Top 5 articles on kidney cancer from 2021
The year 2021 has been a pivotal year for kidney cancer, with new treatments – like combination immunotherapy – dramatically changing the landscape and outcomes for patients with metastatic disease. In fact, Dr Eric Jonasch of the National Comprehensive Cancer Network said that Lenvima (lenvatinib) plus Keytruda (pembrolizumab) is “one of the most powerful regimens tested so far in this particular setting, in advanced kidney cancer. “.
Read about this breakthrough and more in CUREÂ®’s 5 Most Read Kidney Cancer Articles.
1. Combinations of immunotherapy offer âhope and promiseâ for patients with advanced renal cell carcinoma
In early 2021, pivotal results from the CLEAR phase 3 clinical trial were released, showing that Lenvima (lenvatinib) plus Keytruda (pembrolizumab) improved progression-free survival and overall survival and response rates in patients with advanced renal cell carcinoma (CRC).
2. Antiviral drugs that block cholesterol / hepatitis C may work on kidney cancer.
Some drugs that treat hepatitis C inhibit the SCARB1 protein, which research has shown may prevent clear-cell RCC cells from multiplying. Since these drugs already exist and are known to be mostly safe, researcher Celeste Simon calls it a “luck break”. However, research in this area is still in its early stages.
3. NCCN recommends Lenvima Plus Keytruda for first-line renal cell carcinoma: what patients need to know
The best CUREÂ® Kidney Cancer article of the year was about the improved results seen with Lenvima and Keytruda in selected kidney cancer patients. After seeing the results of the Phase 3 CLEAR trial, the National Comprehensive Cancer Network (NCCN) recommended that this regimen be used as the first-line treatment for advanced renal cell carcinoma. We spoke with someone from NCCN about what patients with the disease need to know about this decision.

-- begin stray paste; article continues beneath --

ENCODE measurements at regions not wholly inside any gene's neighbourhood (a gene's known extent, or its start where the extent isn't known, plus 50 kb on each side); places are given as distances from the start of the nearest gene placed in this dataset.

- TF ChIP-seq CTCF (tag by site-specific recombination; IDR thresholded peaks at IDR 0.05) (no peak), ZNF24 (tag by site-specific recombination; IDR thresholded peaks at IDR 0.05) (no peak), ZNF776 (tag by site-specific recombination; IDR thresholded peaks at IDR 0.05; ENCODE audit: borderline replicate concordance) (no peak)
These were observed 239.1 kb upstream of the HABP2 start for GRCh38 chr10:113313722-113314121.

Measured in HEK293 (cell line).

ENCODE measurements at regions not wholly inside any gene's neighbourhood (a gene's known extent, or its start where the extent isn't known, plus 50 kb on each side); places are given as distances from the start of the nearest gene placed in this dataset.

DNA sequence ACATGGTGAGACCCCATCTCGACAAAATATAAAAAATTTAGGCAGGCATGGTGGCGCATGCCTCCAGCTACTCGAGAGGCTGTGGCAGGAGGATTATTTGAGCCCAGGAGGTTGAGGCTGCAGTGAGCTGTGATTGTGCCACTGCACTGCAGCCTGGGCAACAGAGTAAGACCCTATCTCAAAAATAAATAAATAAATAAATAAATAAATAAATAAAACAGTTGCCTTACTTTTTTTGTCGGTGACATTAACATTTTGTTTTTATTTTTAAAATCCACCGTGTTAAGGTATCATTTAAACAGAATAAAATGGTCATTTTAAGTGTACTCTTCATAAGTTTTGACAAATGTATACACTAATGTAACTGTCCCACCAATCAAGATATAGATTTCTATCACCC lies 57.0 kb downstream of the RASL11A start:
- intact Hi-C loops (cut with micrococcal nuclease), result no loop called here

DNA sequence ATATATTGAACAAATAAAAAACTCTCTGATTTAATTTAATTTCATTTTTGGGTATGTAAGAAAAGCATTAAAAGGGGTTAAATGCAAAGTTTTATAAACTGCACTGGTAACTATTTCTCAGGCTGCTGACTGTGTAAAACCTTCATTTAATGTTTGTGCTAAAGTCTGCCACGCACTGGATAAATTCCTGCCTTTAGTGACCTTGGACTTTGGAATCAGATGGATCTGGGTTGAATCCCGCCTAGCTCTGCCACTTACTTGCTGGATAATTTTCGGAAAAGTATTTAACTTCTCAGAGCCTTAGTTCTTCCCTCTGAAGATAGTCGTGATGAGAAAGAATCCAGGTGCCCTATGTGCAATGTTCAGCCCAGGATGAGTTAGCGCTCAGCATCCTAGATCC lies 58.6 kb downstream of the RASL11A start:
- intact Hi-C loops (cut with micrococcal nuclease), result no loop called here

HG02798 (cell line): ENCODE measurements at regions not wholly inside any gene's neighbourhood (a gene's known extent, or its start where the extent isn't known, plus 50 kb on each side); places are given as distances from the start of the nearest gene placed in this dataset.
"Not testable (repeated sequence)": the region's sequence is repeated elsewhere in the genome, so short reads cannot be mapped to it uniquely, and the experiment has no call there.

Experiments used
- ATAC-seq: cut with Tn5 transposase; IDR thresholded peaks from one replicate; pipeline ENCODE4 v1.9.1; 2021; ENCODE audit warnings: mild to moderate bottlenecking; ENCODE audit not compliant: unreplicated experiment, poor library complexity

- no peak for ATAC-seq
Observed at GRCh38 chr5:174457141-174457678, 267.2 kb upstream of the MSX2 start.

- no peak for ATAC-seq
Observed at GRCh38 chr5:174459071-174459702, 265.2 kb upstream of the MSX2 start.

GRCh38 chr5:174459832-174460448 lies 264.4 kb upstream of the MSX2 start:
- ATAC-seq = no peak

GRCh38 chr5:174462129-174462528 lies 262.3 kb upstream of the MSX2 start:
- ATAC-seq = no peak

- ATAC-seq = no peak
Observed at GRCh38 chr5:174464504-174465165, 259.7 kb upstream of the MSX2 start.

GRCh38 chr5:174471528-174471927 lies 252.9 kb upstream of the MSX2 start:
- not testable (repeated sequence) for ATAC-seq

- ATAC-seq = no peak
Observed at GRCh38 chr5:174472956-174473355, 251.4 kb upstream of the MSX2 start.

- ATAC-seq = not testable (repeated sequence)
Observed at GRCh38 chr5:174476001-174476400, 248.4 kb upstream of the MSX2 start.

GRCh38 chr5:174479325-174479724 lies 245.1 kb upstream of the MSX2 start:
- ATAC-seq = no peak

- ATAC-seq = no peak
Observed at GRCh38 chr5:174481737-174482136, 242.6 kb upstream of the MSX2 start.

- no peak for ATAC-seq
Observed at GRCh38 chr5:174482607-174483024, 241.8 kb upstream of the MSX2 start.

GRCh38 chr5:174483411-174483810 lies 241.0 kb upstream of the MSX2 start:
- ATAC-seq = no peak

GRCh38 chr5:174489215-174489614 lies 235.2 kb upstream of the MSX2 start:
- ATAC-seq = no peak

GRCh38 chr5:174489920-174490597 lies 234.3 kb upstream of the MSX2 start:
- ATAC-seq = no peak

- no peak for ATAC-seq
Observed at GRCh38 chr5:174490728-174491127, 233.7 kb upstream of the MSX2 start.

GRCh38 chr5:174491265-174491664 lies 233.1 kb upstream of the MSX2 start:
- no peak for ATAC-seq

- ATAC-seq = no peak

4. Higher BMI may be associated with improved overall survival in patients with metastatic kidney cancer.
While being overweight or obese comes with its own set of health problems, research published in JAMA Oncology found that individuals with a high body mass index (BMI) and metastatic RCC treated with immunotherapy tended to have improved overall survival rates compared to those with a lower BMI. Researchers have dubbed this the âobesity paradoxâ.
5. Frequent active surveillance versus systemic therapy for metastatic renal cell carcinoma
Almost a third of patients with metastatic RCC undergo active surveillance instead of immediate treatment, and this may be a safe option for many patients – with savings in money and no treatment-related side effects – according to research published in the journal Cancer.
Stay up to date on the latest news and information on the CUREÂ® Kidney Cancer page.
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